During most of the campaign, neither of the candidates addressed this huge demographic bloc. True, John Kerry and John Edwards went on talk shows popular with women, but they talked about how they would fight terrorism. And yes, Bush’s website has a section called “W Stands for Women,” but it does not address concerns these women view as critical to their lives. It was only during the last few weeks of the campaign that Kerry rolled out a new stump speech that directly addressed women’s economic security.

As it turned out, “security moms” proved to be more of a soundbite than an actual demographic group. “Unlike the soccer or security moms,” Greenberg recently told me, “these 22 million [single] women are not a fake group. They are 20 percent of the electorate, and their economic marginality makes them a huge demographic and voting bloc.”

“They are cynical,” said WVWV co-director Chris Desser, “and needed to be persuaded that their voice matters. They don’t believe politicians understand or will address their concerns. In fact, nearly one-third of unmarried women polled said their main reason for not voting is that they believe their lives will not improve, no matter who is elected.”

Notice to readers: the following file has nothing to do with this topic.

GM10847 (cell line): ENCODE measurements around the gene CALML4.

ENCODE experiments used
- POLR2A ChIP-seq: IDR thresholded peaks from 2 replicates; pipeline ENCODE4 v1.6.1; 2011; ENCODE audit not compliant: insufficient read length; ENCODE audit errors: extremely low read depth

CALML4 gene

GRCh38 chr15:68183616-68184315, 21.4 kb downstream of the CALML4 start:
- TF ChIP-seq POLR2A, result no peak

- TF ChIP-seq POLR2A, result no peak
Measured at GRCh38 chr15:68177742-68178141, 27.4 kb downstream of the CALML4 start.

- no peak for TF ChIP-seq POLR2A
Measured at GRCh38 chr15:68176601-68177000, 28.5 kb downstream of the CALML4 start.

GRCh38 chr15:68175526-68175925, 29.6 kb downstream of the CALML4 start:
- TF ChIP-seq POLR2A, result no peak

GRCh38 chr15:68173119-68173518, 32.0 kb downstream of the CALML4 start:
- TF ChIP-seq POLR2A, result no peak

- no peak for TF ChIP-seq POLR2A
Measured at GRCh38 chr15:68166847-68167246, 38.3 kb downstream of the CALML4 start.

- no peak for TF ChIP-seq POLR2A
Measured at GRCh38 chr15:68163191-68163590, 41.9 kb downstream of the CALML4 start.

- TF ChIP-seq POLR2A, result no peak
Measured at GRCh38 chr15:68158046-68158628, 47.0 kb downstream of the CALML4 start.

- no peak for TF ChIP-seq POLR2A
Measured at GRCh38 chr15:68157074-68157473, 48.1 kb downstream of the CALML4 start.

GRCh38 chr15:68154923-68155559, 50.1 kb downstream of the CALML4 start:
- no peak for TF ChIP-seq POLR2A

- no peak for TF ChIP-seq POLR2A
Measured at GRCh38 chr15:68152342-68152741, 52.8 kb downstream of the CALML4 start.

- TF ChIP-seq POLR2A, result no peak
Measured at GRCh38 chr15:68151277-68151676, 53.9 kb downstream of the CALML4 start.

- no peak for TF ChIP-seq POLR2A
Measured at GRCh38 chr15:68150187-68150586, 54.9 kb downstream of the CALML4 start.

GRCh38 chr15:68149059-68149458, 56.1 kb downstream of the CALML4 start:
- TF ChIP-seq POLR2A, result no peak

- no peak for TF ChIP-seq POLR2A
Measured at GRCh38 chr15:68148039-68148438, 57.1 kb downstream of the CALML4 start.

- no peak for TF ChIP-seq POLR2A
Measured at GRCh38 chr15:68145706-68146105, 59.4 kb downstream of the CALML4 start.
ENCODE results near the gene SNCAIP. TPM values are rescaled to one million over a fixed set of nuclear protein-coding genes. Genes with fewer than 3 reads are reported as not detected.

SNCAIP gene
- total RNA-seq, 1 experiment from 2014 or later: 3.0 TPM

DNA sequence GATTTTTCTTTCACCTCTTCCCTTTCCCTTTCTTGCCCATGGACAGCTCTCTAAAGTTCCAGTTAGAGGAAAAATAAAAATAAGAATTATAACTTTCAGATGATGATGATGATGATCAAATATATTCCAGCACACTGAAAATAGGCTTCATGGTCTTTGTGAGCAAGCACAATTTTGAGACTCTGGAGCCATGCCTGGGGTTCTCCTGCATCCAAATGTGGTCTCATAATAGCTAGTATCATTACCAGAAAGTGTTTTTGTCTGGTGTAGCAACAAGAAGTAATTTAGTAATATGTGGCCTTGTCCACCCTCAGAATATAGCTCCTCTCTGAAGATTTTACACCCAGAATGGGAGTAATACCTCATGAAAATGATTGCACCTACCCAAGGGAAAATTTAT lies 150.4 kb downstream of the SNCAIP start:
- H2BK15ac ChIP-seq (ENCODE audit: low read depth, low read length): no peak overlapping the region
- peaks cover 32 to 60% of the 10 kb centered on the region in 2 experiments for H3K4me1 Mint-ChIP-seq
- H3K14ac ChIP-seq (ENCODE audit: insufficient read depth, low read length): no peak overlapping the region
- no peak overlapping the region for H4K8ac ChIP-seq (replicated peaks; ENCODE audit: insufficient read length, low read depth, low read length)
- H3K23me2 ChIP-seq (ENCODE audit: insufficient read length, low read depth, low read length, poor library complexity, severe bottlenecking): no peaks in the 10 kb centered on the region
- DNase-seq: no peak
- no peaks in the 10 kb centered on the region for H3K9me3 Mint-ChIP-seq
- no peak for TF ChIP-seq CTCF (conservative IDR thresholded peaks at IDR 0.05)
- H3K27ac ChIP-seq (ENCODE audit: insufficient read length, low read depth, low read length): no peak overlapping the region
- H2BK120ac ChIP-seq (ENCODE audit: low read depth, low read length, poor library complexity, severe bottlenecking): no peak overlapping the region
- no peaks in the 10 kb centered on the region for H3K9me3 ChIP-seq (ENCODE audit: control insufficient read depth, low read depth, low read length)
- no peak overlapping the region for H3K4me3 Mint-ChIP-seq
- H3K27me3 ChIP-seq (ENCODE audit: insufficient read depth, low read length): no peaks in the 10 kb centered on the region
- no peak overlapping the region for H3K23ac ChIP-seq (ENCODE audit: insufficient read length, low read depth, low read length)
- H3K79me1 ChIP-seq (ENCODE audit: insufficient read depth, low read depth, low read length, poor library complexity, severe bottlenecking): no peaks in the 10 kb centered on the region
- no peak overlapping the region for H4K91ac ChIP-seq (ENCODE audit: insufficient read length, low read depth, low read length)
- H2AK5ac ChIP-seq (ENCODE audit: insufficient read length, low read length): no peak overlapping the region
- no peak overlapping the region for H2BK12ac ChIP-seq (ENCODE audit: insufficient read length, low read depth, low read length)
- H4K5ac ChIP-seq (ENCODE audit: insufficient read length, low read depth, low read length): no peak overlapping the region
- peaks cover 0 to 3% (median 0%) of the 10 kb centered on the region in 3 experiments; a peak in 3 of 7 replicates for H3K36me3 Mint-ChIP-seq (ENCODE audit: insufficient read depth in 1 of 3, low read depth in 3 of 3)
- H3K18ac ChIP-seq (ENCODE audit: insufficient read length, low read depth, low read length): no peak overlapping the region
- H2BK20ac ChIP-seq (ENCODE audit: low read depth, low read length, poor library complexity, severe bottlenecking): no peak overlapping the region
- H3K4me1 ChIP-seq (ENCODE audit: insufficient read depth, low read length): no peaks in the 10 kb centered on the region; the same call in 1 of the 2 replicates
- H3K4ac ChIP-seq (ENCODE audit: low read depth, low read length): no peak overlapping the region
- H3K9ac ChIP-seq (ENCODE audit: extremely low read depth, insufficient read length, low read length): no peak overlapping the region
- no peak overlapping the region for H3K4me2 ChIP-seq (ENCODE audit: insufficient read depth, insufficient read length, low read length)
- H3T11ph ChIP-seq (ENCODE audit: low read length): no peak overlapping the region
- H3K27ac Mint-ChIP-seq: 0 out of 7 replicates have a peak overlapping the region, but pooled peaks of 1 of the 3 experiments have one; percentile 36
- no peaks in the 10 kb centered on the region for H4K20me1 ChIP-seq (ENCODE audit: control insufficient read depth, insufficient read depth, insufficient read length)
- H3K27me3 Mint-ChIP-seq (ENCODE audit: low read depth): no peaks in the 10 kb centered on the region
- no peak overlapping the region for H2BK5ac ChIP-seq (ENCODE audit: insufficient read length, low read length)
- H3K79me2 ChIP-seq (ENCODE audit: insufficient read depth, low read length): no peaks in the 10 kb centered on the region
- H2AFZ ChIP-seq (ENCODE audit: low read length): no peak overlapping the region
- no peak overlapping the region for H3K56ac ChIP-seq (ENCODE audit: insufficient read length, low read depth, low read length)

The first two debates did nothing to change that cynicism. Consider what happened when PBS moderator Gwen Ifill asked Vice President Dick Cheney and Senator John Edwards how they would address the growing epidemic of HIV/AIDS among heterosexual African-American women. Cheney said he hadn’t heard about the problem; Edwards evaded the question and discussed Kerry’s health plan.